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Being Your Own Boss Allows You to Create the Life You ‘Need’
Being your own boss isn’t always as good as it sounds, and when the going gets a bit tough, it’s a good thing to take some time to reflect on why you do, what you do. It helps keep things in perspective and in my case, reminds me to be grateful.
Our nine-year-old has Asperger’s and ADHD; conditions which have become ours as much as they are hers. Her world requires routine. She needs calm responses amidst chaos and the assistance of both parents to meet deadlines like appointments or getting to school on time. As every parent knows, life doesn’t run like clockwork, so even with the best-laid plans we often find ourselves managing a crisis we didn’t see coming.
Her first years at school were a terrible time, with barely a week passing without a call from the school or an issue for us to address. She would come home from school emotionally exhausted, and it would take a tag team of parental supervision to get the household through to bedtime. Not until this year (year 4) did we secure a spot for her in an MC class at a school that has rekindled her love for learning.
That change means our home office ticks along uneventfully during the school hours and our afternoons aren’t so volatile. But still it takes the two of us to run the home and office, and parent effectively.
Sometimes, when business gets a little full on, I think about going to work for someone else. The idea of just doing my job and letting someone else sweat the big stuff is momentarily appealing. The reality, however, is that I couldn’t work a 9 to 5 job without it impacting significantly on our family. Either could my husband. We wouldn’t have the flexibility we need, and flexibility is our key to a functional home.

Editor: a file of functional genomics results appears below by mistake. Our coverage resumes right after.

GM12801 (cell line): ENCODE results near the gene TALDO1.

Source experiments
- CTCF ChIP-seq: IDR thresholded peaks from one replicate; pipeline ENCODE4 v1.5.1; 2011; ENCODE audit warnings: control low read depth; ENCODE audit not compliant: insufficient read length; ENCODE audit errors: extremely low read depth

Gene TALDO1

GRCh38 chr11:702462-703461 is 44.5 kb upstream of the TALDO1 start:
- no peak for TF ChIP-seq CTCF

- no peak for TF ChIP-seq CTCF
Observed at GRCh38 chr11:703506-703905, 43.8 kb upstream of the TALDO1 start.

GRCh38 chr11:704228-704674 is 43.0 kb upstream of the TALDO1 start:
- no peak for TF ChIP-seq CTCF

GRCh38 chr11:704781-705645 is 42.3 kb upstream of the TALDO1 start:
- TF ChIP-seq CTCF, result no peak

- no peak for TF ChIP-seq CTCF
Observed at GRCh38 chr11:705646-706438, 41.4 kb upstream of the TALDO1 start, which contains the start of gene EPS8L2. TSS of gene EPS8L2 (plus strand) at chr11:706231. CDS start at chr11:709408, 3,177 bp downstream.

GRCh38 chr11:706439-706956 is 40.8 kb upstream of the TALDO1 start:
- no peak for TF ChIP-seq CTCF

Running a business, ‘Thomas style’, means early mornings and late nights, with the bulk of my work being done during school hours. There is no commute and nothing that prevents me from the tag team set-up that keeps us all sane. I no longer do court work or commit myself to events that take me far from home – and that’s fine. It works for us. The work I choose to do is done well, and it has my full attention because I also choose when it’s done.
People enter the world of small business and self-employment for many reasons. Mine was driven by a desire to be home for my third bubba when she got home from school. Little did I know at the time how essential that would be. Nine years later I realise what a godsend the decision to go out on my own really was.
It’s easy to lose sight of all the pro’s when there are bills to pay and the buck stops with you, but imagining yourself on someone else’s payroll for a while is a sure-fire way to highlight the positives. Being self-employed might just mean, you don’t have to work weekends, so you get to see your kids play soccer. Or that a home office saves you 20 hours a week in commuting time that you can spend with your family. Maybe setting your own schedule allows you to take a morning walk or spend afternoons on the beach, lunch in a favourite café or collect your kids from school.
Small business certainly has its challenges, but among the many benefits is the ability to create the life we ‘need’. It’s not always as easy to measure as annual leave or take-home pay, but it’s something I value even more.
I may need reminding sometimes, but since my child’s needs became mine, I’m grateful for a work arrangement that accommodates us all.
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